It was also set sharply apart from the rest of the colony. Its introversion did not depend only on its isolated position, or on its specialized work. Unlike most settlers in New France, the ironworkers came from Burgundy, and preserved their own peculiar customs and superstitions.23 There was considerable intermarriage, so arranged as to reinforce a jealously guarded hierarchy of status within the community, which rested on the hierarchy of occupations. Finally, all lived in company housing, with a company store, under the paternal eye of the director.
The Forges’ monopoly of ironmaking that made operator and workmen so heavily dependent on each other also assured a reliable market for the Forges’ output. With the overhead costs of labour thus underwritten, the Forges’ labour force furnished a magnificent instrument to those who knew how to use it. If the community’s prejudices were respected, its structure preserved, the whole ruled firmly and judiciously, the men worked faithfully at wages which, in course of time, deteriorated until they were below the rates for other skilled work.24 The enterprise had some able directors, but none compared as a practitioner of the arts of feudal leadership with Matthew Bell, monarch of the Forges from 1798 (or earlier) until 1845. His passing coincided with the technical, and political, obsolescence of the establishment. In spite of this, and some poor management, the momentum provided by a superb labour force carried St. Maurice ironmaking almost to the present century.
THE CAPITALISTIC LABOUR MARKET
The capitalistic labour market, it has been noted, is the one so well supplied with labour that employers feel free to hire workers as desired, on a short-term basis, without assuming any responsibility for their overhead costs. There is not much sign of such a market in Canada before 1830. In the next two decades, there is evidence of transition towards it. In the view of this paper, the essential structure of a capitalistic market existed in the 1850’s, and the market had attained some sophistication by the 1870’s.
The impermanent employment relationships of capitalism can be regarded from two points of view. Admirers have stressed the advantage to the worker of a legal freedom to accept, reject, or change employment. Such freedom reflects the fact that, for a capitalistic market to function, demand for labour must have attained a tolerable level of regularity and balance. Otherwise, workers will be driven or starved out of the market, and it will cease to exist. When the conditions of its existence are met, there are, indeed, opportunities for the individual to improve his position which less flexible systems cannot give.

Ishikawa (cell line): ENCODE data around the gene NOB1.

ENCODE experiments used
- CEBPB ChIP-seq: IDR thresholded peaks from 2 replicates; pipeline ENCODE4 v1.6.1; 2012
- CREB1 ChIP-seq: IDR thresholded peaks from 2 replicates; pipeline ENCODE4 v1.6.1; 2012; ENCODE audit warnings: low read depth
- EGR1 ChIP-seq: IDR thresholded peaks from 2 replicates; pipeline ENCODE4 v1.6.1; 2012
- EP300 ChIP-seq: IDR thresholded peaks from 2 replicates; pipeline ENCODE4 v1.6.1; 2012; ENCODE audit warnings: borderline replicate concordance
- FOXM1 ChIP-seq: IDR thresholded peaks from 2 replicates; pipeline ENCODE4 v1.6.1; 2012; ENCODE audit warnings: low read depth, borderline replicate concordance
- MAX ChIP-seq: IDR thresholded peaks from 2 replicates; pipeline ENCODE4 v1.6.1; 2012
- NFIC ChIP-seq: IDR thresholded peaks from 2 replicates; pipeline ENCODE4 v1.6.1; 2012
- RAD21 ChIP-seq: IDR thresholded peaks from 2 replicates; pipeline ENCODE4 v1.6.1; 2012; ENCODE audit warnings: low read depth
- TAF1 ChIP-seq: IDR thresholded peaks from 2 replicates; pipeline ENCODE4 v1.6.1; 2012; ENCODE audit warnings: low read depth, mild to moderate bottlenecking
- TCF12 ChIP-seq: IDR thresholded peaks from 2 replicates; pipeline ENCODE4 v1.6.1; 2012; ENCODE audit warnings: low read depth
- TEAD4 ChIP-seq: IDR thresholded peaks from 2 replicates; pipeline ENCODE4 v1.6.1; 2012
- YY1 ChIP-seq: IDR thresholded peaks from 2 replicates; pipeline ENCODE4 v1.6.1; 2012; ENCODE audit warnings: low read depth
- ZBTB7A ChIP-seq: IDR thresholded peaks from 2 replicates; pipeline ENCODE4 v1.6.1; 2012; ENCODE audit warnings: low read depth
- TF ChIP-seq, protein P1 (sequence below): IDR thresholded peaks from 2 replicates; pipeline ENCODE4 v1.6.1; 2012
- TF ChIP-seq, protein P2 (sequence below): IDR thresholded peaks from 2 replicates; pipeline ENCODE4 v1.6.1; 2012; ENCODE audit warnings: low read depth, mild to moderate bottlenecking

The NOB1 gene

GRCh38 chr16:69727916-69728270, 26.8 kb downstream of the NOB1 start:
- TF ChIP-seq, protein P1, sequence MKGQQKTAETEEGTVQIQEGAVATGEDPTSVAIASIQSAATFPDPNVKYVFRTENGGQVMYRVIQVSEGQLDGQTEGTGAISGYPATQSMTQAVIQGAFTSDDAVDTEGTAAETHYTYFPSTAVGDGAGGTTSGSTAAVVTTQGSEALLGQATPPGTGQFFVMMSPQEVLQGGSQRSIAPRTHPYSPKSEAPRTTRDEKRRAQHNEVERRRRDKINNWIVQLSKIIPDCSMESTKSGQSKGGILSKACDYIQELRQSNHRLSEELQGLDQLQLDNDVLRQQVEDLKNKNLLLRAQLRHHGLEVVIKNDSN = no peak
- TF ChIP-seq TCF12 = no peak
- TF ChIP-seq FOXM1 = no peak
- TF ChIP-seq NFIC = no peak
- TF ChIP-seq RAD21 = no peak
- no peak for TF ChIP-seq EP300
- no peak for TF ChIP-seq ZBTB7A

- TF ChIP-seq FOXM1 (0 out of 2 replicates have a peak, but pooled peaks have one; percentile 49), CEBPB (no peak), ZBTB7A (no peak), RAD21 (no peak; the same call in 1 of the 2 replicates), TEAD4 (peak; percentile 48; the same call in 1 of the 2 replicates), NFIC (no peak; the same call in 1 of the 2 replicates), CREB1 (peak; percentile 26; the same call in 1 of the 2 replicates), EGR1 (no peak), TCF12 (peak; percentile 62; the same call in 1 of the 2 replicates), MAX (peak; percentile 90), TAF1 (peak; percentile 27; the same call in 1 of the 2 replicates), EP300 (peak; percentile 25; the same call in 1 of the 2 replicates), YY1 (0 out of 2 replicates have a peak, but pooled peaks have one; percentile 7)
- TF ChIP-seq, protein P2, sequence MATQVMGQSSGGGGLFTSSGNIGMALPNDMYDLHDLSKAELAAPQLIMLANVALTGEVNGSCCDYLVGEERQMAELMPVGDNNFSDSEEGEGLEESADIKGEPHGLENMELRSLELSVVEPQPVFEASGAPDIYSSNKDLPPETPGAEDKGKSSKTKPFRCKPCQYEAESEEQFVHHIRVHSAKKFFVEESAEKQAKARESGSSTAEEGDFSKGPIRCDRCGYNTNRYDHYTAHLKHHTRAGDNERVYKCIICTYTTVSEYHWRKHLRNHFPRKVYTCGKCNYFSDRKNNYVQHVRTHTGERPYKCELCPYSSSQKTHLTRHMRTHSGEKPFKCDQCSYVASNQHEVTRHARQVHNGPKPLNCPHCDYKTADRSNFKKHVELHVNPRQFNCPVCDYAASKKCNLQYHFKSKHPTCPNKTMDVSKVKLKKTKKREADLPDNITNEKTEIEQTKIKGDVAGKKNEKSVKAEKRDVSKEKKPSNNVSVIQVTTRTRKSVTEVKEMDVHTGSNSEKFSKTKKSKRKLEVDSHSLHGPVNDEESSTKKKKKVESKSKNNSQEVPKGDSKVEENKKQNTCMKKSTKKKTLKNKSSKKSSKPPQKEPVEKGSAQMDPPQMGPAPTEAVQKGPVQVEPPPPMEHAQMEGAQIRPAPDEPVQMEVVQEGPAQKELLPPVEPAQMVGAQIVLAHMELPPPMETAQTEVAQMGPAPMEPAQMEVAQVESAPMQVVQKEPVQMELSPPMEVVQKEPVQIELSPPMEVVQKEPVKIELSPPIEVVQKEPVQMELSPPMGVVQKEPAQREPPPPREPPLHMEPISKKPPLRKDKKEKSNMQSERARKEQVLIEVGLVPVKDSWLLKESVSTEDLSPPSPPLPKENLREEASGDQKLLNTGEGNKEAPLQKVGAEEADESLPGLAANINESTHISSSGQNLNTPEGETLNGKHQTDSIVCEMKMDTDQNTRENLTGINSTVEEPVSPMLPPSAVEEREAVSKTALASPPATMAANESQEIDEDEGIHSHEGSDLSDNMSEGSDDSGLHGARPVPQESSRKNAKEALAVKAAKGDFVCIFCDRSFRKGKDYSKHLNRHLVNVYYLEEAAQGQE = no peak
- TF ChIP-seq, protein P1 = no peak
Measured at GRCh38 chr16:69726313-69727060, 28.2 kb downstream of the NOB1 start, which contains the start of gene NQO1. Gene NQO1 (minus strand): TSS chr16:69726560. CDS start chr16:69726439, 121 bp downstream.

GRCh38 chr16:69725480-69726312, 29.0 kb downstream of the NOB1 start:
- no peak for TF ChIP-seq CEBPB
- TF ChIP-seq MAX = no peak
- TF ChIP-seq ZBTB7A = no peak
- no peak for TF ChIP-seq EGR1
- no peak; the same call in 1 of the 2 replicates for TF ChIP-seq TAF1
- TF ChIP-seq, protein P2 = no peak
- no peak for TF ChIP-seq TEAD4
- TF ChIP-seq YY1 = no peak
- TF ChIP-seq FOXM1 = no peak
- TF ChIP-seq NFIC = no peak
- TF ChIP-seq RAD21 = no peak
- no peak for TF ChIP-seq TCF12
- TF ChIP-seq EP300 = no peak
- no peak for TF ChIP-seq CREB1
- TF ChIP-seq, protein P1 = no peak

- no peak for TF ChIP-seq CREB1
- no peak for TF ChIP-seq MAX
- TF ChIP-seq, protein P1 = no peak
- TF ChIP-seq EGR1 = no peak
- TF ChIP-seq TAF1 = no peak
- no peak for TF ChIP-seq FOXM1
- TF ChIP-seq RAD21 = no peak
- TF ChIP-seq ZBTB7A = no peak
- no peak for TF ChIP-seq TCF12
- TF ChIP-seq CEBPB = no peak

Workers, always conscious of job scarcity, have been more inclined to emphasize the insecurity and inhumanity of the capitalistic market. Their emphasis reflects the fact that, since demand for labour is always more or less irregular in capitalism, the market can only appear and persist if labour tends constantly to be in surplus supply. Capitalist unemployment may be smaller in volume than feudal under-employment, but its sharp demarcation, and the risk of being thrust into the reserve of unemployed workers, is one reason for feudal man’s reluctance to enter this market. Its impersonality repels him also; while the higher income which it implies, if appreciated, is not necessarily prized. Hence, the capitalistic market can only appear when many are driven into it by the loss of alternatives. It can only flourish when workmen and employers have accepted the attitudes, the discipline, and the incentives suited to it.